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I did a direct rollover from a pension fund to a traditional IRA in 2016. I turned 70-1/2 in 2016. Was I supposed to take a 2016 RMD from this new IRA?

If so, should it be based on the 2015 closing value of the pension fund?
Neither the pension fund nor the IRA administrators know the answer.
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1 Best answer

Accepted Solutions
dmertz
Level 15

I did a direct rollover from a pension fund to a traditional IRA in 2016. I turned 70-1/2 in 2016. Was I supposed to take a 2016 RMD from this new IRA?

No, you do not have an RMD from the new IRA for 2016.  However, if you were no longer working for the company that provided the pension fund, your pension fund was required to distribute to you your 2016 RMD from the pension fund prior to rolling over to the IRA the remainder of your pension fund.  If your pension fund failed to distribute to you your pension-fund RMD, the amount of the pension fund RMD that should have been distributed to you is now an excess contribution to the IRA to the extent that it exceeds your eligibility to make a new, regular contribution to a IRA.  As an excess contribution, the excess will need to be distributed to you by a "return of excess contribution before the due date of your tax return,"  otherwise you will subject to excess contribution penalties each year until the excess is resolved.

Assuming that you were subject to a 2016 RMD from your pension fund (because you were no longer employed by this employer by the end of 2016), that RMD is calculated on your 2015 pension fund year-end balance and your age on your birthday in 2016.

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9 Replies
dmertz
Level 15

I did a direct rollover from a pension fund to a traditional IRA in 2016. I turned 70-1/2 in 2016. Was I supposed to take a 2016 RMD from this new IRA?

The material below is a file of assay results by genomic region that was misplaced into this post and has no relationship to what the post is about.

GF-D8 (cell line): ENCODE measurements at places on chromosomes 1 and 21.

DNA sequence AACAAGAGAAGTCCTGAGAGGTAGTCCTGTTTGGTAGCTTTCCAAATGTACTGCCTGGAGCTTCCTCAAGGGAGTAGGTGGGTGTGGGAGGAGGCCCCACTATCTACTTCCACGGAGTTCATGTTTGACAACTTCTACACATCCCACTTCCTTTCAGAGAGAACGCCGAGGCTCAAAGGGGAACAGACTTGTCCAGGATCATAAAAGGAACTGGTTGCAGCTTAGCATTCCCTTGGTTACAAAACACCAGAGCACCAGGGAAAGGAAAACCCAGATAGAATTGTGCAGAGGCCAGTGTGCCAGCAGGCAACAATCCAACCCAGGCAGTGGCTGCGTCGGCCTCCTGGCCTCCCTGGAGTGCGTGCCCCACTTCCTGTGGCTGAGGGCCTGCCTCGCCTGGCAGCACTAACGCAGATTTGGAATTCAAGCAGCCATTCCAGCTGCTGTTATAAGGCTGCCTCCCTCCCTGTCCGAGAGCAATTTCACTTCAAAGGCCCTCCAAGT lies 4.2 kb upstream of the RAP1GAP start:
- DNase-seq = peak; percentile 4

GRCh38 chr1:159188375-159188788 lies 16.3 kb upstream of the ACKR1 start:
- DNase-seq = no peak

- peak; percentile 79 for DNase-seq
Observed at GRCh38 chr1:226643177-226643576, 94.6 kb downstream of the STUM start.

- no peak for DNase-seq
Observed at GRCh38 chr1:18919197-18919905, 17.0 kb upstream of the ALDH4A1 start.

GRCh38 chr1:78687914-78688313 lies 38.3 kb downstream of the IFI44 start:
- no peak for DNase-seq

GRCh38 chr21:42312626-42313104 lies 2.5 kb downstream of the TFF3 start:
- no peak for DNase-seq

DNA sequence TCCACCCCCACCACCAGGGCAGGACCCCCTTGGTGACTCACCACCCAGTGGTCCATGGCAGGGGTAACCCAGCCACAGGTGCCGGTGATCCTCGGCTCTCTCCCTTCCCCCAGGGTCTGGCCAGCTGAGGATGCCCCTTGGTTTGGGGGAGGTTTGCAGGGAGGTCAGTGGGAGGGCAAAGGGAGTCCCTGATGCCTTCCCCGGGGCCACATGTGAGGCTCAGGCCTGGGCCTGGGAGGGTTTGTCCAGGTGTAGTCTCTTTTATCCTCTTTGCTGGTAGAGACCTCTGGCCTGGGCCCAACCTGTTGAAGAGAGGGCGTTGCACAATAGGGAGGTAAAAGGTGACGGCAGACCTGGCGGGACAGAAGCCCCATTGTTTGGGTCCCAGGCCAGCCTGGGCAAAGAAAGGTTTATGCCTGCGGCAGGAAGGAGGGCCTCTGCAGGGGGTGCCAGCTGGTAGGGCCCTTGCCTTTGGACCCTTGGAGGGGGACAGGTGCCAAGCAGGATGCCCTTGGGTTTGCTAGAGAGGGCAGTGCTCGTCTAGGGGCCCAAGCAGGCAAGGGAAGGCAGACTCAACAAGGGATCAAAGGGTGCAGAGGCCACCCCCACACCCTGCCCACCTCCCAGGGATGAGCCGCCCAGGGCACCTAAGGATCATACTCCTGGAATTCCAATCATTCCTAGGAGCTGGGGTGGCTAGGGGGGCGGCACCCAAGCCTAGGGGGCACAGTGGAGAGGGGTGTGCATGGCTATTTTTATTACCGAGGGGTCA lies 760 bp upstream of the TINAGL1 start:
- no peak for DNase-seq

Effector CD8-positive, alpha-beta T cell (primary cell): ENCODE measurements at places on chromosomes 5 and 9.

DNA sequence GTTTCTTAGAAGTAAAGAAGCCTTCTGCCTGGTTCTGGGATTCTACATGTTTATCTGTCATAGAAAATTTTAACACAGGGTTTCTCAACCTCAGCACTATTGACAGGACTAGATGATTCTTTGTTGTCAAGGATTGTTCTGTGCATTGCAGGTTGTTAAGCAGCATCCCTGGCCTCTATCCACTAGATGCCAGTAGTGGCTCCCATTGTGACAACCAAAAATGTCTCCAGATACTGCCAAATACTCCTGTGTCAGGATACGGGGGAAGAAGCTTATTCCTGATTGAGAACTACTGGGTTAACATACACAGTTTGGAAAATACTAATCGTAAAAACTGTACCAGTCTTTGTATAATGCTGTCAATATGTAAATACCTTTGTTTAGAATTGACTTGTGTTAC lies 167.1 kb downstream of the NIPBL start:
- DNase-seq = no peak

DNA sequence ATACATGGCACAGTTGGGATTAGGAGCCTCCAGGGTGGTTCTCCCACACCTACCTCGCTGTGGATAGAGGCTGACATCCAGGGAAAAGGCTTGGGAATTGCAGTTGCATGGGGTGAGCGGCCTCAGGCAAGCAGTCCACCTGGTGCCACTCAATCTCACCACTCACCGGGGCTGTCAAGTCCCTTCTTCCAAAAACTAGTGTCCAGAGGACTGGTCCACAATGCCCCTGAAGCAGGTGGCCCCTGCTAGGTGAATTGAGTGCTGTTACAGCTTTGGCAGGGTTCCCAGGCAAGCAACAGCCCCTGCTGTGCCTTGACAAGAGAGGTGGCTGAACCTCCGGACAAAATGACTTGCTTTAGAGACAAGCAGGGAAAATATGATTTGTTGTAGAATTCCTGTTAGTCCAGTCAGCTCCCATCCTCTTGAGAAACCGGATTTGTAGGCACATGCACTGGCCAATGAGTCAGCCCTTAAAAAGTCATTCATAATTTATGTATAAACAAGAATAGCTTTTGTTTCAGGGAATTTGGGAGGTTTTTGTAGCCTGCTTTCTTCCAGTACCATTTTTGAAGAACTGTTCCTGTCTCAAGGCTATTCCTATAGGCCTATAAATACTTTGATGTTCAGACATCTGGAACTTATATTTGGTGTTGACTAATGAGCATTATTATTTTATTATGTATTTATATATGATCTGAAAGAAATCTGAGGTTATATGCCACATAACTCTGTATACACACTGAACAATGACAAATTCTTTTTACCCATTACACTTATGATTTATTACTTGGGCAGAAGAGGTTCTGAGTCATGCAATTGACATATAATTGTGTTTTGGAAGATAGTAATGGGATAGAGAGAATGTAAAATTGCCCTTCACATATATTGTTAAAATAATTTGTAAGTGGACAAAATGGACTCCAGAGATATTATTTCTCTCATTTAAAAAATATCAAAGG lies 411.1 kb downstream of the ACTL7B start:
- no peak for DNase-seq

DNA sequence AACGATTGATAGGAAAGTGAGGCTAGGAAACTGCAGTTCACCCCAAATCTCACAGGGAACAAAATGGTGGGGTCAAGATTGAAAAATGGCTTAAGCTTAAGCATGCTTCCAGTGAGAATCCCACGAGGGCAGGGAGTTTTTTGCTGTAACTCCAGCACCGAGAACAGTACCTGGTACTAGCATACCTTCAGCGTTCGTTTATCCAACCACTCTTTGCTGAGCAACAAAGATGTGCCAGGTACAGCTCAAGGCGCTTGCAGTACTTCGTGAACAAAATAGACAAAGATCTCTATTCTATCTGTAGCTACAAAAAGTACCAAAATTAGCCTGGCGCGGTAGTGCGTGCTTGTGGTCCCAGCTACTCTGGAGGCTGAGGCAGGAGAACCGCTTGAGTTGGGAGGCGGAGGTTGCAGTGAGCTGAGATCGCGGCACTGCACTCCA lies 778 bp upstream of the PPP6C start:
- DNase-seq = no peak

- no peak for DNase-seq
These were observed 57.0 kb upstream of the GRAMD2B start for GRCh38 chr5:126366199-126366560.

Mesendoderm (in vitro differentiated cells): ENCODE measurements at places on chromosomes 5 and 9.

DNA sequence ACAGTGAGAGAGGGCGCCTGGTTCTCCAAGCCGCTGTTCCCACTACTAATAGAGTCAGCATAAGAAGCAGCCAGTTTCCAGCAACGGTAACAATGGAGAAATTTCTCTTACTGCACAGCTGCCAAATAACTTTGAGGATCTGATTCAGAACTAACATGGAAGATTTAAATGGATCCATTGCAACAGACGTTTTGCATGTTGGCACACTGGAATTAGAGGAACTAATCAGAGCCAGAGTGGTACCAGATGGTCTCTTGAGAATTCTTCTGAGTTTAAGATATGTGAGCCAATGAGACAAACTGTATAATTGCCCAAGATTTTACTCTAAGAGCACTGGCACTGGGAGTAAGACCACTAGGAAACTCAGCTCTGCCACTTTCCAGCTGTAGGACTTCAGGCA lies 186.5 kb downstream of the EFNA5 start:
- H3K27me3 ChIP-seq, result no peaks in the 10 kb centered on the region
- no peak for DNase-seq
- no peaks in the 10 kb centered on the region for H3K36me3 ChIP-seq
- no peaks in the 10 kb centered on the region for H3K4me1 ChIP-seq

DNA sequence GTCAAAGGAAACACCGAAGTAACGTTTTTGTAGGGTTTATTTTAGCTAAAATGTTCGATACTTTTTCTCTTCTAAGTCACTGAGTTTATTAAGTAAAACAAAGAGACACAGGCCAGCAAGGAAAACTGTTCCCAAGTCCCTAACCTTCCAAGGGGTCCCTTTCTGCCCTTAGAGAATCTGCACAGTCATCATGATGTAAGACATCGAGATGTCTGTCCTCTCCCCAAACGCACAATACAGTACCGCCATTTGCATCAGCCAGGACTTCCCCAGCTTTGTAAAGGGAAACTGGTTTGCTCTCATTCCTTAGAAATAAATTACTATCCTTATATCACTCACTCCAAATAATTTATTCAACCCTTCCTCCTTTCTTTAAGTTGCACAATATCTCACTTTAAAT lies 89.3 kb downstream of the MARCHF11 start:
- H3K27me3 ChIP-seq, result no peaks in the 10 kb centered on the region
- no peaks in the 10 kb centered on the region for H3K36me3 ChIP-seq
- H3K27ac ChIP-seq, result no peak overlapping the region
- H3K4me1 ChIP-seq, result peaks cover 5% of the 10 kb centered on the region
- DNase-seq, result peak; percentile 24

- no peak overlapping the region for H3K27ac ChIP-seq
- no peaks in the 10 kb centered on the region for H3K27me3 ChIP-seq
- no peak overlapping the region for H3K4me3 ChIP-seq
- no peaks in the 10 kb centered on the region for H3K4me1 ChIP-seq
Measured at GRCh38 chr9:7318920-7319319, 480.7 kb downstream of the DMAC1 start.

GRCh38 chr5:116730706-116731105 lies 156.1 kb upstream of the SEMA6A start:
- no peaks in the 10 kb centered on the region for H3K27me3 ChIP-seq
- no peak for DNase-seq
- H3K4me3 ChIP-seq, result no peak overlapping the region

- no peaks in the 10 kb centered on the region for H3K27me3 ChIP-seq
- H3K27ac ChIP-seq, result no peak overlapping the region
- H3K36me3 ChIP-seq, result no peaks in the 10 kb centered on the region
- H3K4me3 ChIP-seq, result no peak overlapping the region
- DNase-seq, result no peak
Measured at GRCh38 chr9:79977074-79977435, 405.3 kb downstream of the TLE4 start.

No, you do not have an RMD from the new IRA for 2016.  However, if you were no longer working for the company that provided the pension fund, your pension fund was required to distribute to you your 2016 RMD from the pension fund prior to rolling over to the IRA the remainder of your pension fund.  If your pension fund failed to distribute to you your pension-fund RMD, the amount of the pension fund RMD that should have been distributed to you is now an excess contribution to the IRA to the extent that it exceeds your eligibility to make a new, regular contribution to a IRA.  As an excess contribution, the excess will need to be distributed to you by a "return of excess contribution before the due date of your tax return,"  otherwise you will subject to excess contribution penalties each year until the excess is resolved.

Assuming that you were subject to a 2016 RMD from your pension fund (because you were no longer employed by this employer by the end of 2016), that RMD is calculated on your 2015 pension fund year-end balance and your age on your birthday in 2016.

I did a direct rollover from a pension fund to a traditional IRA in 2016. I turned 70-1/2 in 2016. Was I supposed to take a 2016 RMD from this new IRA?

Thank you for your answer!
My employment terminated prior to my 70th birthday. I was not given the option of making an RMD prior to the disbursement of the pension. My choices were periodic payments or a lump sum distribution. I took the lump sum distribution as a direct rollover to an IRA.
Unfortunately, I made a 2016 ROTH contribution yesterday, based on my projected MAGI, before receiving your answer today.
So it appears I need to do a "return of excess contribution" for that, also!

I did a direct rollover from a pension fund to a traditional IRA in 2016. I turned 70-1/2 in 2016. Was I supposed to take a 2016 RMD from this new IRA?

OOPS! If I make my traditional IRA's return of excess contribution before the due date of my tax return (including extension?), then it should be OK to leave the 2016 ROTH contribution in place, based on my MAGI.